NAMA Voucher Collection Project
The North American Mycological Association is uniquely positioned to make a signature contribution to the field of mycology. As an organization spanning an entire continent, NAMA can offer the scientific community thousands of specimens of a wide range of fungi collected from regions and habitats of North America from the forests of the Appalachians, Rocky Mountains, and Pacific coast, to the boreal forests of Canada, the Midwest oak woodlands, and the Gulf Coast.
What is the Voucher Program?
Every year for several days, scores of NAMA members collect hundreds of fungi from varied habitats surrounding the annual foray site. One collection – a voucher specimen – of each species identified by an expert, is photographed, recorded, and after being displayed, is dried for preservation. These vouchers are then accessioned into the herbarium of the Field Museum of Natural History, the repository of NAMA’s voucher specimens representing several thousand fungal species. DNA sequencing is proceeding with many voucher specimens.
At each foray the display tables are laden with the hundreds of sorted, identified, and labeled species. Prior to the initiation of the voucher program, most specimens were discarded at the end of the weekend, while some were saved by interested mycologists. The NAMA foray lists, going back to 1962, are an indication of the variety of North American fungi, but no verification of the species or scientific research of material is possible unless collections are preserved. The Voucher Committee compiled the species lists from the past NAMA forays (1961 to 1996).
The Voucher Collection Project started with the Colorado Foray in 1997. Every year, during NAMA's enhanced version of a "mycoblitz", 300 to 500 species are identified. The NAMA foray database now lists over 3,000 fungus names. About 30 to 45 species are added to the list each year. There are many familiar species, such as Pluteus cervinus, that have been found nearly every year, but also many rare species. There are even species new to science, such as Russula avellaneiceps Fatto 1999 (from the 1997 Colorado foray).
Why is the Voucher Program Important?
This program plays an important role in fulfilling NAMA’s mission to further the scientific study of fungi. These specimens serve as reference collections for the species identified at forays across the continent. No longer just names on a list, these species are represented by vouchers that can then be used by researchers. Systematic studies and monographs rely on morphology (physical features) and molecular data (DNA) provided by collections. We are building a permanent collection that will become a great representation of North American macrofungi, available to researchers worldwide.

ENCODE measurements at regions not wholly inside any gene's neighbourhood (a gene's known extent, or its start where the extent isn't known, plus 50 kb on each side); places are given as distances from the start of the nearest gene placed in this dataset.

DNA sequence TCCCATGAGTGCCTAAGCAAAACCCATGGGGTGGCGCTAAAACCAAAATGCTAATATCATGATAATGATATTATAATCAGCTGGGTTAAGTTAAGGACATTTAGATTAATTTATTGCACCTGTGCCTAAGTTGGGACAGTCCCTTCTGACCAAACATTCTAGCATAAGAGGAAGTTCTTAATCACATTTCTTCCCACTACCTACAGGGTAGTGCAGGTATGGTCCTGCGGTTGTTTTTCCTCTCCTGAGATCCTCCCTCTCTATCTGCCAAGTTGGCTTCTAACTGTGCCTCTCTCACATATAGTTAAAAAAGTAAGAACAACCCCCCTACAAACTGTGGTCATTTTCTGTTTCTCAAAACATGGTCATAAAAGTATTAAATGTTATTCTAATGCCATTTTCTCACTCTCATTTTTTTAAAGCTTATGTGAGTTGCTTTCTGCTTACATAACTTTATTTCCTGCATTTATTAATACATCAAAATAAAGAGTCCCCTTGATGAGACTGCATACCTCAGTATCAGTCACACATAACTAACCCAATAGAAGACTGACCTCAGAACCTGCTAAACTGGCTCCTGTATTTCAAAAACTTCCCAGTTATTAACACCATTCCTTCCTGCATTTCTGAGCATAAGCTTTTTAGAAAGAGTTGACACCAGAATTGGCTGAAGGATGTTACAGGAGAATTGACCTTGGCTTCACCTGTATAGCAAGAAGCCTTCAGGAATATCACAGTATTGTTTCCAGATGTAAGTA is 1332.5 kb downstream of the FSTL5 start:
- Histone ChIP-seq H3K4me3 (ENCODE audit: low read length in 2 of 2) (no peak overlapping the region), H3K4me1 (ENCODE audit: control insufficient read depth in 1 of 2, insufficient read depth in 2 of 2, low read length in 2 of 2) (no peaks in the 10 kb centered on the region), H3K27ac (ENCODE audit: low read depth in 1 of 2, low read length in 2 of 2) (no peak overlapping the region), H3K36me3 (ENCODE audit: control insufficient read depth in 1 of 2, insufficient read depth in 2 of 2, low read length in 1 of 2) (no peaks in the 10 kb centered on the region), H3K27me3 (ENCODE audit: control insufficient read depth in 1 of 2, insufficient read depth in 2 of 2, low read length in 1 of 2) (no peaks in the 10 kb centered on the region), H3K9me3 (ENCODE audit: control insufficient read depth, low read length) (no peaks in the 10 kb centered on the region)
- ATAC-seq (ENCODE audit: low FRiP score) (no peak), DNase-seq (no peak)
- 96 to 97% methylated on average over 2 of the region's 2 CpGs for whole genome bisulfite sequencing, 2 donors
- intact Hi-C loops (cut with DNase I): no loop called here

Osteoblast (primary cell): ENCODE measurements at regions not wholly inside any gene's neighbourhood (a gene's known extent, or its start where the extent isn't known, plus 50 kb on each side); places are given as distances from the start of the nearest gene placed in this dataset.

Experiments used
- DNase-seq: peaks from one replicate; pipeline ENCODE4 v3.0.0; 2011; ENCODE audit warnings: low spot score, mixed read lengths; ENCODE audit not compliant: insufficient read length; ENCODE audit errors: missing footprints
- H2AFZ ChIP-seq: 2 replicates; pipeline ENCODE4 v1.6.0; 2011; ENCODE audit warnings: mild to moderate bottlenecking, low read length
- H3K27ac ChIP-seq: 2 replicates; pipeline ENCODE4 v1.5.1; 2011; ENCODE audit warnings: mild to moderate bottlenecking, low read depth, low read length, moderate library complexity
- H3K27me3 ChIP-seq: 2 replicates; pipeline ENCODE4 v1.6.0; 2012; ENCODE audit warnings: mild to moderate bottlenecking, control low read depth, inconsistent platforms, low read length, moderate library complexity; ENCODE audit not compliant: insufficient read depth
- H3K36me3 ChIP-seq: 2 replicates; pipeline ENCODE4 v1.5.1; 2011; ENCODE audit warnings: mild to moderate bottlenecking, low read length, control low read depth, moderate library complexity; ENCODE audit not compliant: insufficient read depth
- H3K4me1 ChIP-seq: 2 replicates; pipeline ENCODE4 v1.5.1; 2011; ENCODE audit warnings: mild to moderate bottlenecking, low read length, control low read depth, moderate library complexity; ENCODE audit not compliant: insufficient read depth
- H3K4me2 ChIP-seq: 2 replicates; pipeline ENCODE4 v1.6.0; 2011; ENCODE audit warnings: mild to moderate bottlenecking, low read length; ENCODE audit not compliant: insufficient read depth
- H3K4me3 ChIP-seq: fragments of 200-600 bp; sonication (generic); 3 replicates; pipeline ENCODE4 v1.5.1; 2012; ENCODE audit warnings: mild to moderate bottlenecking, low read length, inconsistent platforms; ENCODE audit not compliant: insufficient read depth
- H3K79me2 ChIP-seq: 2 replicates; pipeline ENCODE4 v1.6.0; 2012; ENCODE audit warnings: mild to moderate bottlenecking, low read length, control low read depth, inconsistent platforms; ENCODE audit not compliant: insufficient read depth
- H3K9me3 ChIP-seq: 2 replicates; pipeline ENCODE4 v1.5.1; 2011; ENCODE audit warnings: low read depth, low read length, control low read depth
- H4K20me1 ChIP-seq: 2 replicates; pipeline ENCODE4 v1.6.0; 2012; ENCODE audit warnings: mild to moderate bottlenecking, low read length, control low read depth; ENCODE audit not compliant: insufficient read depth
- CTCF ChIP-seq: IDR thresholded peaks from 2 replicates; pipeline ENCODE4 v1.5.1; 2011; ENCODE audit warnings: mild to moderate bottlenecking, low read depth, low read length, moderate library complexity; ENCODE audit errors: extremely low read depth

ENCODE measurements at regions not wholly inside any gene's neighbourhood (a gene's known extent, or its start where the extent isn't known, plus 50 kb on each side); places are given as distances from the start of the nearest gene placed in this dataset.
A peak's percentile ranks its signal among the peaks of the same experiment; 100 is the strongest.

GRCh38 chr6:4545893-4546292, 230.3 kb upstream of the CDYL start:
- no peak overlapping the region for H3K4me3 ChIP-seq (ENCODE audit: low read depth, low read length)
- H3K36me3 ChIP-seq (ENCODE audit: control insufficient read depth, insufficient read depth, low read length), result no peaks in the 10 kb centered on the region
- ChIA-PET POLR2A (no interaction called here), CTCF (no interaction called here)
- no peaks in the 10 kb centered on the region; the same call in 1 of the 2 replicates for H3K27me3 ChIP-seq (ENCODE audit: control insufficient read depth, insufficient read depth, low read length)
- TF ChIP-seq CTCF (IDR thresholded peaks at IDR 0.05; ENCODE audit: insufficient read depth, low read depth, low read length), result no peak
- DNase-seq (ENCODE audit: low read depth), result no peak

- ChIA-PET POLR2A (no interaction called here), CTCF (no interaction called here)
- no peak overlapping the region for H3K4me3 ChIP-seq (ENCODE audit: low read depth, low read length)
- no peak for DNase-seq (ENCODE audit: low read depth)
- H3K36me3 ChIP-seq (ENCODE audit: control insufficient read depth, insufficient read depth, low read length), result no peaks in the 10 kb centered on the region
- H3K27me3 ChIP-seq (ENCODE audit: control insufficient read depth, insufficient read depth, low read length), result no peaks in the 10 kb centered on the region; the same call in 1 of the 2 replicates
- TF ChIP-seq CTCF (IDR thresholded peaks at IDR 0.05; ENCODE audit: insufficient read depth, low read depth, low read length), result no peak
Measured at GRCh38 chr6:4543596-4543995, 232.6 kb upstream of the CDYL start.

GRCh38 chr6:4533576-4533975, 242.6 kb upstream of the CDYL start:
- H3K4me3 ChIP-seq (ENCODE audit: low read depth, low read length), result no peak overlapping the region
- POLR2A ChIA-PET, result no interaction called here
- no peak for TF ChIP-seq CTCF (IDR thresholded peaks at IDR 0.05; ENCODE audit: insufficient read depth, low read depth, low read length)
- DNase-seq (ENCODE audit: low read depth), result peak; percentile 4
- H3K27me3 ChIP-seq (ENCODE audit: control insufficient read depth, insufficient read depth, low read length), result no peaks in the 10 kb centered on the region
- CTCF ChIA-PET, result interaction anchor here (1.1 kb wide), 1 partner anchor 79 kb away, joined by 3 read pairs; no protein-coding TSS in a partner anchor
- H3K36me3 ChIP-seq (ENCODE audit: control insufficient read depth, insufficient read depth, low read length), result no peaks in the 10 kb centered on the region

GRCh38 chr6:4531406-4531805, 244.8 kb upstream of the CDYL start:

How are Vouchers Processed?
One of the most important steps in the process is for the collector to fill out a legible field label (collection slip) for each mushroom collection, including the foray number or detailed location, with habitat, substrate, collector's name, and date.
Most participants place specimens, with the completed field labels, on the incoming sorting tables. Many of these finds will be identified and appear on the display tables during the foray. A large number of the collected specimens (200 to 500) will be databased, photographed, dried, and added to the permanent NAMA collection.
The specific goal of this program is to document each species identified at the foray with a single voucher specimen (which, of course, may include several fruiting bodies). Specimens are selected as vouchers based on the condition of the specimen, whether it is new to the current foray, and whether a voucher has already been made. After being identified or verified by a mycologist, the data for the collection are entered into the foray database, a photograph is taken, then the specimen is usually placed on the display tables. Later, these voucher specimens are dried and bagged for shipping to The Field Museum.
Every effort is made to display collections of rare specimens prior to their preservation as vouchers. Individuals with special interest in particular collections that they did not collect should make a request to the Voucher Program staff. Usually provision can be made to split specimens for sharing with interested parties. Specimens may also be sent on loan.
If you have any questions, feel free to contact us. We are indebted to all the NAMA foray participants, volunteers, mycologists, and students who contribute their time and talent—and fungal finds—toward making the Voucher Collection Program a success.